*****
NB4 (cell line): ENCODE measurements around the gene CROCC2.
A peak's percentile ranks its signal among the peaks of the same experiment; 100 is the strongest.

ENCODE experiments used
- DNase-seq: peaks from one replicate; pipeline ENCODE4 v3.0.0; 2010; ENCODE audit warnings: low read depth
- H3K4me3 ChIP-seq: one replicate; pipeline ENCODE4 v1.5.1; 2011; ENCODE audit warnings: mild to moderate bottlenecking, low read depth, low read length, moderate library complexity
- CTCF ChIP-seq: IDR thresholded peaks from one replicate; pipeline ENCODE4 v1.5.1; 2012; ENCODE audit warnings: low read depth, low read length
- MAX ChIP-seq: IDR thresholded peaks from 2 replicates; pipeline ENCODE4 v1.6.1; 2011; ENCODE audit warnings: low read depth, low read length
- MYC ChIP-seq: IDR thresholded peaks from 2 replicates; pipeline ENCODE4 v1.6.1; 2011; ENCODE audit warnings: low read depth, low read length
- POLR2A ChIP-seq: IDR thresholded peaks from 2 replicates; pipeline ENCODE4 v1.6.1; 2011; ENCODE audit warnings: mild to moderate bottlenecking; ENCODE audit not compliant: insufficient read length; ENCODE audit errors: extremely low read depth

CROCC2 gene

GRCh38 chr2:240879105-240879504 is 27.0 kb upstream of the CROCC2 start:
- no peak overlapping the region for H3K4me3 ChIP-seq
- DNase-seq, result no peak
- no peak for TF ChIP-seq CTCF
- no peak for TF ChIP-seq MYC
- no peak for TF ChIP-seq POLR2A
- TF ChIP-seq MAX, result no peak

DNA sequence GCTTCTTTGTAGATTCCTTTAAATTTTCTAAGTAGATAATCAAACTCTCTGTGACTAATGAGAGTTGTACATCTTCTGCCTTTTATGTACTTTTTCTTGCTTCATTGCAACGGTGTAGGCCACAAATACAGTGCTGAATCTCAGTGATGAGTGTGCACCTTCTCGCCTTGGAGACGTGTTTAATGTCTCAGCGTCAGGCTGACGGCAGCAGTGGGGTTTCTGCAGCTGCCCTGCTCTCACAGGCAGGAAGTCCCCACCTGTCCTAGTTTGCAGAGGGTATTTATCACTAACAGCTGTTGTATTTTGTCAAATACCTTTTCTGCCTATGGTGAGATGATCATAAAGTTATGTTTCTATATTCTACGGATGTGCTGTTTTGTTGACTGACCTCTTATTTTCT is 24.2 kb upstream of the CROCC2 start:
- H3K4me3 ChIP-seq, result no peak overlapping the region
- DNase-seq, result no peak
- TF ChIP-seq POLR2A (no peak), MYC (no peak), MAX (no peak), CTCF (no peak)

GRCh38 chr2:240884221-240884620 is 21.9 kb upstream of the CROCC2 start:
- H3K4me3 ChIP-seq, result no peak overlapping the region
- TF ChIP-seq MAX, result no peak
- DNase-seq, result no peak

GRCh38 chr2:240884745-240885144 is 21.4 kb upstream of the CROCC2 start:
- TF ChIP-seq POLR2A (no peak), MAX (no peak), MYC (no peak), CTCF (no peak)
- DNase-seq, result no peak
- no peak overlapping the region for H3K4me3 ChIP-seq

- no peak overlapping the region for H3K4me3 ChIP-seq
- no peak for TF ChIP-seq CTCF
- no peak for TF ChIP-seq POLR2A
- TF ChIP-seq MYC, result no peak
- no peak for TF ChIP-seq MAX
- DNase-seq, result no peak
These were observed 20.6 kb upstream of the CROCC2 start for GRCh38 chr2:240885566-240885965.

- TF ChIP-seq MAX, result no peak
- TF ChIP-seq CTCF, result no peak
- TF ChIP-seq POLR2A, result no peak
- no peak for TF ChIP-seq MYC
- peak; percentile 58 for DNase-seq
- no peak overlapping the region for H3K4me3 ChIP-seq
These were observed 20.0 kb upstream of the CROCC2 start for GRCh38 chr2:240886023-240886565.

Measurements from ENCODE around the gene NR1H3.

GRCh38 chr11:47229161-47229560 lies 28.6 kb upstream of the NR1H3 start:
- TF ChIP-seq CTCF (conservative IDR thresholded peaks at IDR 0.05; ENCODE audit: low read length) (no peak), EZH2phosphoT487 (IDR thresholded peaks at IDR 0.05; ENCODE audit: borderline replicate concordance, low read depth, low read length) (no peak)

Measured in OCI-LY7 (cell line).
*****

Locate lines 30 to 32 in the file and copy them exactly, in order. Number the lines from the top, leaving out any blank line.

- no peak overlapping the region for H3K4me3 ChIP-seq
- no peak for TF ChIP-seq CTCF
- no peak for TF ChIP-seq POLR2A